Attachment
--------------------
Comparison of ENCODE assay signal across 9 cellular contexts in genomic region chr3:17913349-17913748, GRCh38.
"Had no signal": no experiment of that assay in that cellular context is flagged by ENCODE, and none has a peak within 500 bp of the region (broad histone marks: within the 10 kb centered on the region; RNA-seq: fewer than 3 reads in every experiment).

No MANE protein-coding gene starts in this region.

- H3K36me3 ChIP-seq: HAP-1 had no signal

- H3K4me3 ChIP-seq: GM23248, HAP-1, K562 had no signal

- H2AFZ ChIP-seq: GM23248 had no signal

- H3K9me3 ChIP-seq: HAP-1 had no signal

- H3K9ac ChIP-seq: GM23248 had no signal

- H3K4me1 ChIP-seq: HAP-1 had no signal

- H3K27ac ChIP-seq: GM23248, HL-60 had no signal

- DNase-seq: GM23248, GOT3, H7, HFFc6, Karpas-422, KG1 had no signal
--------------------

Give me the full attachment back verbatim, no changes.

Comparison of ENCODE assay signal across 9 cellular contexts in genomic region chr3:17913349-17913748, GRCh38.
"Had no signal": no experiment of that assay in that cellular context is flagged by ENCODE, and none has a peak within 500 bp of the region (broad histone marks: within the 10 kb centered on the region; RNA-seq: fewer than 3 reads in every experiment).

No MANE protein-coding gene starts in this region.

- H3K36me3 ChIP-seq: HAP-1 had no signal

- H3K4me3 ChIP-seq: GM23248, HAP-1, K562 had no signal

- H2AFZ ChIP-seq: GM23248 had no signal

- H3K9me3 ChIP-seq: HAP-1 had no signal

- H3K9ac ChIP-seq: GM23248 had no signal

- H3K4me1 ChIP-seq: HAP-1 had no signal

- H3K27ac ChIP-seq: GM23248, HL-60 had no signal

- DNase-seq: GM23248, GOT3, H7, HFFc6, Karpas-422, KG1 had no signal